Low risk investment, high income – is that possible?

PUBLISHED: 10:11 22 October 2013 | UPDATED: 12:08 24 October 2013

John Waldie, managing director of Atkins Ferrie Wealth Management

John Waldie, managing director of Atkins Ferrie Wealth Management

Archant

For those in retirement a major issue in recent years has been the perpetual decline in bank interest rates. For example, in 2007 it was quite possible to take out a 5 year fixed interest deposit bond and receive a gross income of 7% per annum. By 2013 this has reduced to 3%. For those relying on this income for their standard of living, that is a 57% drop in income, ignoring the effects of inflation.

As independent financial advisers, these low interest rates have brought to us an unprecedented amount of retirees, who are naturally cautious investors, to seek advice on how they can increase income without taking undue risk.

So is it possible to create a good income without losing sleep at night?

The answer lies in one’s ability to accept that any investment involving risk will have short term fluctuations in value, but as time increases the probability increases that your investments are likely to outperform money on deposit.

For a typical client looking for a cautious investment at present, we would typically recommend an investment portfolio of 38% in high yielding corporate bonds, 25% in Commercial Property and 37% in high dividend equities.

With respect to income, high yield corporate bonds are typically producing a gross income of the order of 6% at present. Commercial property typically is producing an income of the order of 3.5%. Whilst the income level on both these asset classes can vary over time, it has tended to be very stable.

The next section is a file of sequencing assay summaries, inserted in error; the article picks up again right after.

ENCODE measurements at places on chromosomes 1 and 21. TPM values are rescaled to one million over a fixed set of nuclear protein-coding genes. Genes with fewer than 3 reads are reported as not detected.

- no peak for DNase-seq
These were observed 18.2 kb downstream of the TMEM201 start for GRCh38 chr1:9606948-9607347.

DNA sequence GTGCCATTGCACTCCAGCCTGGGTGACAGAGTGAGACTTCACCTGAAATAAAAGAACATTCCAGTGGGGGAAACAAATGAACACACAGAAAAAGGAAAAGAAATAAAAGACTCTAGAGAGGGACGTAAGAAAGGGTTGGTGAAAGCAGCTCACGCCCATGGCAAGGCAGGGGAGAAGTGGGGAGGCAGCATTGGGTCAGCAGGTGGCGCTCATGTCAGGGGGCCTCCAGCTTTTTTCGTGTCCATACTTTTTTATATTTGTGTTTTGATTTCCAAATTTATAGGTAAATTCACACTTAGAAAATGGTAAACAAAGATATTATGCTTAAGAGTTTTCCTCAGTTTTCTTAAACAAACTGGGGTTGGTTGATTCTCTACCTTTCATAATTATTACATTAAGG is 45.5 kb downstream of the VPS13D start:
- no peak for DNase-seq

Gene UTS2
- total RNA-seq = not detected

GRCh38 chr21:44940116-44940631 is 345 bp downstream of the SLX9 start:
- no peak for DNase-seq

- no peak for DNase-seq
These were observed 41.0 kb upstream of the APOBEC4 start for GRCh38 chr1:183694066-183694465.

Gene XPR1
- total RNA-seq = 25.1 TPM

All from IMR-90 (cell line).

For equities income is more variable, but does tend to rise with inflation over the longer term. Typically a high income portfolio of equities can produce an income of the order of 4.5% at present.

Taking these asset classes together, therefore, it is possible to produce a gross income, within an ISA for example, in excess of 5%pa, or outside of an ISA of the order of 4.4%pa.

The greatest source of risk lies in the short term variation in capital value. All of the above asset classes are susceptible to changing economic conditions, and it is inevitable that economic shocks will happen in the future. For example, with the failure of the world’s banking system in October 2008, clients who held a portfolio similar to the above could have experienced capital falls of up to 25% in their investments.

However, the key point here is that the capital falls would have been short-lived, and most importantly, the income which was created during that period would have been relatively unaffected. Therefore anyone enjoying the income from these investments would have seen the value of their investments return to the previous level by the summer of 2009.

Investing with some form of risk therefore comes down to an investor’s personality and capacity to withstand loss. If they are able to cope with the worry of short term volatility in their investments and retain their investments through a crisis, then over the longer term this type of investment would be worth considering. For those unable to deal with the worry of falling investments then they should avoid risk and settle for the lower returns available on deposit.

Lakeside Offices

The Old Cattle Market

Porthleven Rd

Helston TR13 0SR

afwm.co.uk

Tel: 01326 564950

Atkins Ferrie Wealth Management is a trading style of AFWM Ltd. AFWM Ltd is an appointed representative of Evans Falco LLP which is authorised and regulated by the Financial Conduct Authority. The value of units can fall as well as rise, past performance is not a reliable indicator of future results.

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